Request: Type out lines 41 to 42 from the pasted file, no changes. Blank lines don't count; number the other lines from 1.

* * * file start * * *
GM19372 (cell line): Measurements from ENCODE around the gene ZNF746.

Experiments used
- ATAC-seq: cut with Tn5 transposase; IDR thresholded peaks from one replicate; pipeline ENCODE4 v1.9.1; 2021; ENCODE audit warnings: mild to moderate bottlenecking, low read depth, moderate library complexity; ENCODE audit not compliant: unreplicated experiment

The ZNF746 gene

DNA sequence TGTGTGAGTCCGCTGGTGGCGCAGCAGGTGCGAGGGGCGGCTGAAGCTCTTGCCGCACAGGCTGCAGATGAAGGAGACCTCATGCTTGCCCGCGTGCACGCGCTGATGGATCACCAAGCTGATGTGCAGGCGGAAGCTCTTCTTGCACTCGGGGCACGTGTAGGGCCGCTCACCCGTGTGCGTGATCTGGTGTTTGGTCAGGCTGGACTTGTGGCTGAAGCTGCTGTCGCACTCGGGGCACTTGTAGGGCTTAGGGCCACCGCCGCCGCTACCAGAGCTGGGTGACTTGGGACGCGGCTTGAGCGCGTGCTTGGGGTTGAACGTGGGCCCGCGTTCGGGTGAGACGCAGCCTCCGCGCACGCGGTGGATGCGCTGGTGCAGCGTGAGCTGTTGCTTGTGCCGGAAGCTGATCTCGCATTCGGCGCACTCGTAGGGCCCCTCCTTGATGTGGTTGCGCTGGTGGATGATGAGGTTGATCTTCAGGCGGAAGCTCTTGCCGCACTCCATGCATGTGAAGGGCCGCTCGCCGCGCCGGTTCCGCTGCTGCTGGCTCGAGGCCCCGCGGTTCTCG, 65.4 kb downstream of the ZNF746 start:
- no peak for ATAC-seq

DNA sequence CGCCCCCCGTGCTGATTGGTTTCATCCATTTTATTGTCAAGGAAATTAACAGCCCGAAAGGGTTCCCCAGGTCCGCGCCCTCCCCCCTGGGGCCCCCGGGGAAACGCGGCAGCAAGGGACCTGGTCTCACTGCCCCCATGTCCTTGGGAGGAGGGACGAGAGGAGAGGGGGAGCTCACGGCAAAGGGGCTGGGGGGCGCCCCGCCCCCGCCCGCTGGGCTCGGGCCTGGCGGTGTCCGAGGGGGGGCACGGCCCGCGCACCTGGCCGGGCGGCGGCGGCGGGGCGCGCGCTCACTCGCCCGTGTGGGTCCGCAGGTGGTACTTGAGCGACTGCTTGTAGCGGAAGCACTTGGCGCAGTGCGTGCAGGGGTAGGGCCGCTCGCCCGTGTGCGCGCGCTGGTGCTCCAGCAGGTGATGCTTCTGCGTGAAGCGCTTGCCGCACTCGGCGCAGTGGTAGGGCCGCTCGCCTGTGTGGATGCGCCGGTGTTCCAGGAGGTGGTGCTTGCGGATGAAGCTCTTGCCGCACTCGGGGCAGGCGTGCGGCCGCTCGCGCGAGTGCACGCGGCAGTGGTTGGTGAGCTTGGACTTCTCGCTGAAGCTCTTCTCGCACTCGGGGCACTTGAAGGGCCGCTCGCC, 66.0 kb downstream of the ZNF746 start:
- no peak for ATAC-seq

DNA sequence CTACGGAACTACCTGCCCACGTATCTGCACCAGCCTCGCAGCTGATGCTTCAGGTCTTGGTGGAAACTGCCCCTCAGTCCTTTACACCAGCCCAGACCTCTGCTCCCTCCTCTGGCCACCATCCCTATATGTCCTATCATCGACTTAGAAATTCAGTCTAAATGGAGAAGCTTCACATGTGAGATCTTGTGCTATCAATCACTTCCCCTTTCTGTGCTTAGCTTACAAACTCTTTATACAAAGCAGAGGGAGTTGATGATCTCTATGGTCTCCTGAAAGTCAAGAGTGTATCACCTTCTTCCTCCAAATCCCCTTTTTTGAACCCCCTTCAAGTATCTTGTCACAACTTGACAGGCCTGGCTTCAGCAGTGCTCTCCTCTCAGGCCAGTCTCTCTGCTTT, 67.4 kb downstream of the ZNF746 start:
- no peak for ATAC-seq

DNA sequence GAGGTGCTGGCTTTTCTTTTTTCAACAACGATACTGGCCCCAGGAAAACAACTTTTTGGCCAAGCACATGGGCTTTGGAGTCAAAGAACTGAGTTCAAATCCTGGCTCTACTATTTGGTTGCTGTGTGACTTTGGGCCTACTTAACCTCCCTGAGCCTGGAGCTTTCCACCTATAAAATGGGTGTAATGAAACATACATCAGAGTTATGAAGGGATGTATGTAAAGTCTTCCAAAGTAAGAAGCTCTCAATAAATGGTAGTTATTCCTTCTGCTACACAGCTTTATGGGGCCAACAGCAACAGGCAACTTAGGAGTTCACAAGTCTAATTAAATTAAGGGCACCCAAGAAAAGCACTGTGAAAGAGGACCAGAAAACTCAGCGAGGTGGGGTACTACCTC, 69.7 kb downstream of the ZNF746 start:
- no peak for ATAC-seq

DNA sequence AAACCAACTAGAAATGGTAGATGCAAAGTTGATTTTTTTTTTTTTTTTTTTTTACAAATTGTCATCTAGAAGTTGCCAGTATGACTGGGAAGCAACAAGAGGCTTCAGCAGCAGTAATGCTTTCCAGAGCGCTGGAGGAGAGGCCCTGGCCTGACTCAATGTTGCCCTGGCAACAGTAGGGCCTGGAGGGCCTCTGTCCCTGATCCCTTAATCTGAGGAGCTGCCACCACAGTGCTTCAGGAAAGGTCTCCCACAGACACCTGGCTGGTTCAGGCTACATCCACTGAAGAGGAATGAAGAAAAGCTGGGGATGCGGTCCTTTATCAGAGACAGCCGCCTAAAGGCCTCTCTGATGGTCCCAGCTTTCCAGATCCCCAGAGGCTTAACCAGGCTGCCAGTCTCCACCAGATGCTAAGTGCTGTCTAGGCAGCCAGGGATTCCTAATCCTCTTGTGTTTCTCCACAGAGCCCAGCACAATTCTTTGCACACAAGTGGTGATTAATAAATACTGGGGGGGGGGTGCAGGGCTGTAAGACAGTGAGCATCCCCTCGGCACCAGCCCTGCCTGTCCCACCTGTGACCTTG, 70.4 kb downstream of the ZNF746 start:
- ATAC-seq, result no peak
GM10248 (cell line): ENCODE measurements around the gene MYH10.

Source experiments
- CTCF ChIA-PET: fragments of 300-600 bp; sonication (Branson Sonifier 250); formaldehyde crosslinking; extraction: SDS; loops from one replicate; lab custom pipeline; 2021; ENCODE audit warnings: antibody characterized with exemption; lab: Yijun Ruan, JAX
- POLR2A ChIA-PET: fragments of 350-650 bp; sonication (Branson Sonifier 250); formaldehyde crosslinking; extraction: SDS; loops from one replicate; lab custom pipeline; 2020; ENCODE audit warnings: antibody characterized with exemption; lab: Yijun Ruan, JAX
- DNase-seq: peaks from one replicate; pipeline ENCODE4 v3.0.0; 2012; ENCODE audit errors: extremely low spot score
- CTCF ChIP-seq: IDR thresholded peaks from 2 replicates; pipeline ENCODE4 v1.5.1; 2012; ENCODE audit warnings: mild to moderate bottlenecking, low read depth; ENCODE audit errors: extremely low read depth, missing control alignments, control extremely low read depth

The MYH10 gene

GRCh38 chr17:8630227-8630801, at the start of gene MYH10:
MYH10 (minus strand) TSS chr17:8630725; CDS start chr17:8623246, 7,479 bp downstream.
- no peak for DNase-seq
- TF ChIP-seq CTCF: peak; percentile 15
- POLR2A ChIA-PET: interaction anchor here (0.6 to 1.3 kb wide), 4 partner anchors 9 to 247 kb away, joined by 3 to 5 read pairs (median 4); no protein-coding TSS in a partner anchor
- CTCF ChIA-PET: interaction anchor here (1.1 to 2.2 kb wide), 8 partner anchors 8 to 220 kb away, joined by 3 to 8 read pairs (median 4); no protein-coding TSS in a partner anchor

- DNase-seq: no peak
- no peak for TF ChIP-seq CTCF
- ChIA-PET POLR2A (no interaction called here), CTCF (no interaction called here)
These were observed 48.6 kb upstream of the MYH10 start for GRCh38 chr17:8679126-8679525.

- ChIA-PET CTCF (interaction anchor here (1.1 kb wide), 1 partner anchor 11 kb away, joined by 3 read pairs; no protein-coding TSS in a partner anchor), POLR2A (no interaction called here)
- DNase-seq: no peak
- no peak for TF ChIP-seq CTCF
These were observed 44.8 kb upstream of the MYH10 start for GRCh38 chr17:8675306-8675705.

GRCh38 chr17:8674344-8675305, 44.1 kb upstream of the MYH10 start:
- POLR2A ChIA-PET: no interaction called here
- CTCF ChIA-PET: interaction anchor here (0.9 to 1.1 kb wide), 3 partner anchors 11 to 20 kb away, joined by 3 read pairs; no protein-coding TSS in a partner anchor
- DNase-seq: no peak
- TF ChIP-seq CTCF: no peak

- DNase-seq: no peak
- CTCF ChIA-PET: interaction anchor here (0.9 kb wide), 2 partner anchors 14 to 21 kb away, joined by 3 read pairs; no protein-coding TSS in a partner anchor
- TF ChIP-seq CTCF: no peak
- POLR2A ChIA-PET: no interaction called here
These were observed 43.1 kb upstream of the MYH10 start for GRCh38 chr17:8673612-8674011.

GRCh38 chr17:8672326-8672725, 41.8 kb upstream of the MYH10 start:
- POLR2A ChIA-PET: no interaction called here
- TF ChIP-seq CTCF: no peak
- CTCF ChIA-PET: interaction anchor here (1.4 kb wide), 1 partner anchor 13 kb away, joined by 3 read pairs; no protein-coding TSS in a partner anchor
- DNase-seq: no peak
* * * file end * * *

- DNase-seq: no peak
- CTCF ChIA-PET: interaction anchor here (0.9 kb wide), 2 partner anchors 14 to 21 kb away, joined by 3 read pairs; no protein-coding TSS in a partner anchor